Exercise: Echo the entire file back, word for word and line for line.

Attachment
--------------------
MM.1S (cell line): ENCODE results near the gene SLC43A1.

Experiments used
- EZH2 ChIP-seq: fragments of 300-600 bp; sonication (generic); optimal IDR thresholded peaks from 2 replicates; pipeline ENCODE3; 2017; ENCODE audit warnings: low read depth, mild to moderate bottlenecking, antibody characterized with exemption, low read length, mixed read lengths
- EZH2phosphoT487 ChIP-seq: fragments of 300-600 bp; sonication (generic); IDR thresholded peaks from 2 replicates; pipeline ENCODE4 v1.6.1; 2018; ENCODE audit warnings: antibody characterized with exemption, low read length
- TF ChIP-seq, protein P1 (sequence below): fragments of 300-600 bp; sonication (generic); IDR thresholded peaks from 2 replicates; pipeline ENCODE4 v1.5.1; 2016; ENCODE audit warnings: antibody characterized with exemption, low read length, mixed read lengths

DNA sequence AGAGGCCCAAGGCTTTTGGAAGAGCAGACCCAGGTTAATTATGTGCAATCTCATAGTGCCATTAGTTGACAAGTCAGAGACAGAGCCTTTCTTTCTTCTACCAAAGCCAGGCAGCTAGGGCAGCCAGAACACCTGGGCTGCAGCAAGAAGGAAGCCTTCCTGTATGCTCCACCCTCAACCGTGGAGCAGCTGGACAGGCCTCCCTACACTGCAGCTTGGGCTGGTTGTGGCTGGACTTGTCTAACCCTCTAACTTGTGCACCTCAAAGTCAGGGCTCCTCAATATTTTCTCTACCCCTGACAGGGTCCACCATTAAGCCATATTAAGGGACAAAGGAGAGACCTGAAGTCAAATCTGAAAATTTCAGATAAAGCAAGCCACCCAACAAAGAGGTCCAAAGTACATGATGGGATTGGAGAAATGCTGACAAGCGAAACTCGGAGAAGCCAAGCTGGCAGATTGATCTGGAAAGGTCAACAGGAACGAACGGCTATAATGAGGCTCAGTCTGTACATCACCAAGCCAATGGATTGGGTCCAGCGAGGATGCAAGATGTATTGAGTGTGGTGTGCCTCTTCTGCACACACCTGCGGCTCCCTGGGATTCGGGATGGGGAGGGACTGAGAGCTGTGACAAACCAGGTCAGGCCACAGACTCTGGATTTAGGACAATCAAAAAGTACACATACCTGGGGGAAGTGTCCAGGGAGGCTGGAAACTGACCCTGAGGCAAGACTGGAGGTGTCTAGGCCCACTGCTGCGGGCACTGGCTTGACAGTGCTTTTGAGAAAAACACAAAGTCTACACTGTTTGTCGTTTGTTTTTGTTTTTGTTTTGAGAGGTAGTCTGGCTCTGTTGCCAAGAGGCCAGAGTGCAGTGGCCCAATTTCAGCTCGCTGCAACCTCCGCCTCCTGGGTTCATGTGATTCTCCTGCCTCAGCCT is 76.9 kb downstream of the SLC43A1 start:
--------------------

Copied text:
MM.1S (cell line): ENCODE results near the gene SLC43A1.

Experiments used
- EZH2 ChIP-seq: fragments of 300-600 bp; sonication (generic); optimal IDR thresholded peaks from 2 replicates; pipeline ENCODE3; 2017; ENCODE audit warnings: low read depth, mild to moderate bottlenecking, antibody characterized with exemption, low read length, mixed read lengths
- EZH2phosphoT487 ChIP-seq: fragments of 300-600 bp; sonication (generic); IDR thresholded peaks from 2 replicates; pipeline ENCODE4 v1.6.1; 2018; ENCODE audit warnings: antibody characterized with exemption, low read length
- TF ChIP-seq, protein P1 (sequence below): fragments of 300-600 bp; sonication (generic); IDR thresholded peaks from 2 replicates; pipeline ENCODE4 v1.5.1; 2016; ENCODE audit warnings: antibody characterized with exemption, low read length, mixed read lengths

DNA sequence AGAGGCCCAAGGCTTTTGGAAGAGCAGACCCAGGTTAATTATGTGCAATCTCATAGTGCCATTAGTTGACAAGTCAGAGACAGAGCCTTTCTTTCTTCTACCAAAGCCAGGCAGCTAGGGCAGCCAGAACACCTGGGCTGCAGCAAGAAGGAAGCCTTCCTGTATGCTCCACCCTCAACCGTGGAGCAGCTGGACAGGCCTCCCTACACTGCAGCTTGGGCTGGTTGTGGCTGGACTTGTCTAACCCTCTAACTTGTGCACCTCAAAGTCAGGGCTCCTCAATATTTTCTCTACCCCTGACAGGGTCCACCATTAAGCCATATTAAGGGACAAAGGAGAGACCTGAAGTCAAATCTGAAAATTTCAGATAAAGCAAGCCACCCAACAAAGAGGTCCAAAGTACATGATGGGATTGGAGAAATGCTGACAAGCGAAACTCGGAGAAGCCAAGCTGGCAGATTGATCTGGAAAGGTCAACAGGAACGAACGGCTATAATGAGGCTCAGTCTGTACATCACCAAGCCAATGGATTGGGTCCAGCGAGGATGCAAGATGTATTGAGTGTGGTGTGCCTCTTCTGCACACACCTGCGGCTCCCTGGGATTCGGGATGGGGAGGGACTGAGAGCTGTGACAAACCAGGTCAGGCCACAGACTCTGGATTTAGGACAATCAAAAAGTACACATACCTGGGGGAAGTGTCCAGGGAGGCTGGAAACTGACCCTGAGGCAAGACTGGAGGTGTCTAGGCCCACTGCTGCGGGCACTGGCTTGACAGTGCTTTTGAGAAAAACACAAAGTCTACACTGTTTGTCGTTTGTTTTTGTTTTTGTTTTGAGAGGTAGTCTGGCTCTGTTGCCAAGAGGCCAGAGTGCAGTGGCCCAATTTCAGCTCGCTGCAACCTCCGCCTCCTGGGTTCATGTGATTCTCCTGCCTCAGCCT is 76.9 kb downstream of the SLC43A1 start: